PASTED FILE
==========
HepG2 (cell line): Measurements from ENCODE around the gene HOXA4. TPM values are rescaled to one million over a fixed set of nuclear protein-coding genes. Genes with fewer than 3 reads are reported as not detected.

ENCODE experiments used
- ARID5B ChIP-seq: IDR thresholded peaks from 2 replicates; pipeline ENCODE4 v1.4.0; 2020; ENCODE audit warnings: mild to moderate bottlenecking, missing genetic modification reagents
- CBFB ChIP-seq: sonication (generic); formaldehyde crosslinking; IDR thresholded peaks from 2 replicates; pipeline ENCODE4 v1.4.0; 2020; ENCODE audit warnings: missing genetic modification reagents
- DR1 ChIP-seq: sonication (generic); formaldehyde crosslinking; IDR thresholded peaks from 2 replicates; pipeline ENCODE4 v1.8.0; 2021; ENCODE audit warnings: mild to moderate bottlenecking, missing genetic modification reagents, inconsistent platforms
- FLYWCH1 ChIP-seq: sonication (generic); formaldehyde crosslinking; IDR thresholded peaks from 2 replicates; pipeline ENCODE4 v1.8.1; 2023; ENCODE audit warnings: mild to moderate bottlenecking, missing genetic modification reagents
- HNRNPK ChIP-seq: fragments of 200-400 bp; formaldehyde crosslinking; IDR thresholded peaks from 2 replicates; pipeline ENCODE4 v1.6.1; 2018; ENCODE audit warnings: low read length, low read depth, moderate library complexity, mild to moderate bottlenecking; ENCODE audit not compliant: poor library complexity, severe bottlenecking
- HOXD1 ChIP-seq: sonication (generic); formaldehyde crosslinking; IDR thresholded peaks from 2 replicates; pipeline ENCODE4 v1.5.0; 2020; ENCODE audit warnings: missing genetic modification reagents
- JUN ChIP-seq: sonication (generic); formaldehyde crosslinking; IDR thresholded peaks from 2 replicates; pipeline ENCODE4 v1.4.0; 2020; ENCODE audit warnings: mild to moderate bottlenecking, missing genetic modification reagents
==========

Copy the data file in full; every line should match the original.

HepG2 (cell line): Measurements from ENCODE around the gene HOXA4. TPM values are rescaled to one million over a fixed set of nuclear protein-coding genes. Genes with fewer than 3 reads are reported as not detected.

ENCODE experiments used
- ARID5B ChIP-seq: IDR thresholded peaks from 2 replicates; pipeline ENCODE4 v1.4.0; 2020; ENCODE audit warnings: mild to moderate bottlenecking, missing genetic modification reagents
- CBFB ChIP-seq: sonication (generic); formaldehyde crosslinking; IDR thresholded peaks from 2 replicates; pipeline ENCODE4 v1.4.0; 2020; ENCODE audit warnings: missing genetic modification reagents
- DR1 ChIP-seq: sonication (generic); formaldehyde crosslinking; IDR thresholded peaks from 2 replicates; pipeline ENCODE4 v1.8.0; 2021; ENCODE audit warnings: mild to moderate bottlenecking, missing genetic modification reagents, inconsistent platforms
- FLYWCH1 ChIP-seq: sonication (generic); formaldehyde crosslinking; IDR thresholded peaks from 2 replicates; pipeline ENCODE4 v1.8.1; 2023; ENCODE audit warnings: mild to moderate bottlenecking, missing genetic modification reagents
- HNRNPK ChIP-seq: fragments of 200-400 bp; formaldehyde crosslinking; IDR thresholded peaks from 2 replicates; pipeline ENCODE4 v1.6.1; 2018; ENCODE audit warnings: low read length, low read depth, moderate library complexity, mild to moderate bottlenecking; ENCODE audit not compliant: poor library complexity, severe bottlenecking
- HOXD1 ChIP-seq: sonication (generic); formaldehyde crosslinking; IDR thresholded peaks from 2 replicates; pipeline ENCODE4 v1.5.0; 2020; ENCODE audit warnings: missing genetic modification reagents
- JUN ChIP-seq: sonication (generic); formaldehyde crosslinking; IDR thresholded peaks from 2 replicates; pipeline ENCODE4 v1.4.0; 2020; ENCODE audit warnings: mild to moderate bottlenecking, missing genetic modification reagents